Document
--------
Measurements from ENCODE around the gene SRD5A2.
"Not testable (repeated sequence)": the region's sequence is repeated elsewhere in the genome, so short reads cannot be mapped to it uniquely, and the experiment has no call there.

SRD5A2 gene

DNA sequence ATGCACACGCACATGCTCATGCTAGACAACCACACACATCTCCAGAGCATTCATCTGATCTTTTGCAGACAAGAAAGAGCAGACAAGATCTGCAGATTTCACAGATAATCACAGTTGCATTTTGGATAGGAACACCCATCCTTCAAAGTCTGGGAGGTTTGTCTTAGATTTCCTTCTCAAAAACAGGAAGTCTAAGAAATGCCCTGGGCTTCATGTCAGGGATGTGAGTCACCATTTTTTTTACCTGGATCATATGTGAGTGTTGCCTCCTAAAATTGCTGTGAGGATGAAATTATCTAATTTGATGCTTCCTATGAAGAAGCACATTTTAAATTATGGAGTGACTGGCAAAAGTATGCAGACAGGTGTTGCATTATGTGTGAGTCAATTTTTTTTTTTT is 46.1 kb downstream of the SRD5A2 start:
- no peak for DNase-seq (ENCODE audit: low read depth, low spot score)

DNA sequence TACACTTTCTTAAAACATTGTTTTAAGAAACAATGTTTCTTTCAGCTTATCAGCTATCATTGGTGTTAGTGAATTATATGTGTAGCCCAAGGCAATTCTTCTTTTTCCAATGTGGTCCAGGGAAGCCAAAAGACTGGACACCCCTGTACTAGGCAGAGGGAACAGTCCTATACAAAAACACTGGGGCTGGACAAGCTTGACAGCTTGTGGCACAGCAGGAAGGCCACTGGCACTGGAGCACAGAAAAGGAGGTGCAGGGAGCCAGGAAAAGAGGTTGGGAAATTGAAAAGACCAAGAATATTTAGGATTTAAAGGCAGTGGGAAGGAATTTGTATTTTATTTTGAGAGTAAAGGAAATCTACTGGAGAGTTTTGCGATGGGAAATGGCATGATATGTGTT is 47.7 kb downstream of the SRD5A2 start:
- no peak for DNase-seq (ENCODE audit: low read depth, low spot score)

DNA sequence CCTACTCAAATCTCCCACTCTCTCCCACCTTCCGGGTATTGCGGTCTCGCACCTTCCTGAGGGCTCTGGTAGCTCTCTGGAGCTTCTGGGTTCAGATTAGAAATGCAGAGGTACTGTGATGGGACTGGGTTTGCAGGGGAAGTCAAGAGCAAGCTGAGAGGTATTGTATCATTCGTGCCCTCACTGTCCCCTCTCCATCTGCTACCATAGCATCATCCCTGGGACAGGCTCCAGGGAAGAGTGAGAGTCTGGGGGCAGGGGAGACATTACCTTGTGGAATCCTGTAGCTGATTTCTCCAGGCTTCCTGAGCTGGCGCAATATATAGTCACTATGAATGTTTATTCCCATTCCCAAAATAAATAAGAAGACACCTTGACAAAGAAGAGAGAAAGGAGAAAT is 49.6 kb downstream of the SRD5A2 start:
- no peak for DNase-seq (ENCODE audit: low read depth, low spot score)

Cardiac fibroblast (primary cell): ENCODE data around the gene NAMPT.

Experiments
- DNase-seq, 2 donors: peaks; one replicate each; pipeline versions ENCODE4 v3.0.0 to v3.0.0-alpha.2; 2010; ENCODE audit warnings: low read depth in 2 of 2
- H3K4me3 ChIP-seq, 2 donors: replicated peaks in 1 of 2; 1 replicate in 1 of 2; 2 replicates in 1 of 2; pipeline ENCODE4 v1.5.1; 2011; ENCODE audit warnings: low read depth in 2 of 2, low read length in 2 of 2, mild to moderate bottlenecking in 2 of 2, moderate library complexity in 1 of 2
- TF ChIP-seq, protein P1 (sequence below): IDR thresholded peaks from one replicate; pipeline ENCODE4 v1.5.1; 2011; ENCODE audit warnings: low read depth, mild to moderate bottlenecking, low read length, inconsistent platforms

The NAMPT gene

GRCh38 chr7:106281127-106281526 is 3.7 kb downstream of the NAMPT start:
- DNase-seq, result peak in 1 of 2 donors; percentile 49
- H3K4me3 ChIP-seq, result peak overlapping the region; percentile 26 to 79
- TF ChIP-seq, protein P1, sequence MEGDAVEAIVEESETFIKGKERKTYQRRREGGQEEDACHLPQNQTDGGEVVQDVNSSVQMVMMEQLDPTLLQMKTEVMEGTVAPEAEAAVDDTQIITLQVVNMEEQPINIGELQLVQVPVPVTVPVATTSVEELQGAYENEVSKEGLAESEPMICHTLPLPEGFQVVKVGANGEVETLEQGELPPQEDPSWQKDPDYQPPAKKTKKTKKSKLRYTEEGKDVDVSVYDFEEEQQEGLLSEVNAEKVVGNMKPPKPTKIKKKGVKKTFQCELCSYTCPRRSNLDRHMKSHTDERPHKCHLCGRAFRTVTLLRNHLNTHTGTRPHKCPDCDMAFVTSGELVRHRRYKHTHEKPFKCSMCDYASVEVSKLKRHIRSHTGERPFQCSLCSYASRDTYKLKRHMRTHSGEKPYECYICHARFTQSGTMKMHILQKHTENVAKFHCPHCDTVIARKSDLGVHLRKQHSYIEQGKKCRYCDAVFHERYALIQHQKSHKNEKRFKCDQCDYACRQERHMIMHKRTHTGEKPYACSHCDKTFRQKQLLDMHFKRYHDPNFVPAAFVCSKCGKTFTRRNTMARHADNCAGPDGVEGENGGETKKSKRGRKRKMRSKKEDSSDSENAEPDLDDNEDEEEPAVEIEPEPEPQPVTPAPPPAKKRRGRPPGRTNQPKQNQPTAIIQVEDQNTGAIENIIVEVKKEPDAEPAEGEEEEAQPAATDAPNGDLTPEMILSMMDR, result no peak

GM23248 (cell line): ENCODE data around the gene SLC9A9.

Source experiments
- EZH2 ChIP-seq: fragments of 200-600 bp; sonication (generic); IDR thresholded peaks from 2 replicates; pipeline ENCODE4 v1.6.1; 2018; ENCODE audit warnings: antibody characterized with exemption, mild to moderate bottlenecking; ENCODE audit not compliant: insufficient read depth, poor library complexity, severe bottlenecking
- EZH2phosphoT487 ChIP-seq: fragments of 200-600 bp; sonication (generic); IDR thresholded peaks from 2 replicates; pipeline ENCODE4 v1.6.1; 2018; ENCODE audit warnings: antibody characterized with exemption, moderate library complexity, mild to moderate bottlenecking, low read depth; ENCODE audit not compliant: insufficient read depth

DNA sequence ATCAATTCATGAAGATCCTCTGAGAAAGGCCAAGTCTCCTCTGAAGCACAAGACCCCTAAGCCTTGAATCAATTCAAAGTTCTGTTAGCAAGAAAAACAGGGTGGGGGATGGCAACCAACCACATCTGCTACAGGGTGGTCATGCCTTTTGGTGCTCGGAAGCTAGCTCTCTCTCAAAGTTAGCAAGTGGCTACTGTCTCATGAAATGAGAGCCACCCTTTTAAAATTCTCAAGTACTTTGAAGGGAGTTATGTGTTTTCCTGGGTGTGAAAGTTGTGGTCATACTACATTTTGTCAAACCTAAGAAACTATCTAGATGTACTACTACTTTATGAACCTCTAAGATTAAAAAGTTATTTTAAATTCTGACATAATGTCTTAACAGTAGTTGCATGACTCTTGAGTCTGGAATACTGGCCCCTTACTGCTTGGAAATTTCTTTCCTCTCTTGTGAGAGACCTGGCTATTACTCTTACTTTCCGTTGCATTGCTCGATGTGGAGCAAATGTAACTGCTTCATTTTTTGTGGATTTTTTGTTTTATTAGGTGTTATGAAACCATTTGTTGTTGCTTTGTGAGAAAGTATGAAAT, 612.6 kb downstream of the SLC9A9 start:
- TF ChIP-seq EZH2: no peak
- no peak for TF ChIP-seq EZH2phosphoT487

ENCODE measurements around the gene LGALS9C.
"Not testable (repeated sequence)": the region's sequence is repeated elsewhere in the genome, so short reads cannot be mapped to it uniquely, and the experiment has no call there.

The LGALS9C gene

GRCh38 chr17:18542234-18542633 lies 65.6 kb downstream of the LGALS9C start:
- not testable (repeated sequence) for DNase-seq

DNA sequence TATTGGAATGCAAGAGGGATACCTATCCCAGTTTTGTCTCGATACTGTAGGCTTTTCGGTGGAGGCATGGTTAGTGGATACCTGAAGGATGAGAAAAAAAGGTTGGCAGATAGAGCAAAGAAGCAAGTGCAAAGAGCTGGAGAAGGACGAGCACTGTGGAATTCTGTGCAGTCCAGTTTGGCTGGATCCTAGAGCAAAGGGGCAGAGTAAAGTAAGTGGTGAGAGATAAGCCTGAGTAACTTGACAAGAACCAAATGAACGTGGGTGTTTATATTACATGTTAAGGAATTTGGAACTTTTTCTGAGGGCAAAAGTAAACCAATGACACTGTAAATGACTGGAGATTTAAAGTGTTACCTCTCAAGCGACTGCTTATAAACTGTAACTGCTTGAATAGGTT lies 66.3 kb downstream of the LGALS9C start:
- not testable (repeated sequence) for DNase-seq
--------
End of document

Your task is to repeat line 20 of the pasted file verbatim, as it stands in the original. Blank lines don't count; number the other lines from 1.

GM23248 (cell line): ENCODE data around the gene SLC9A9.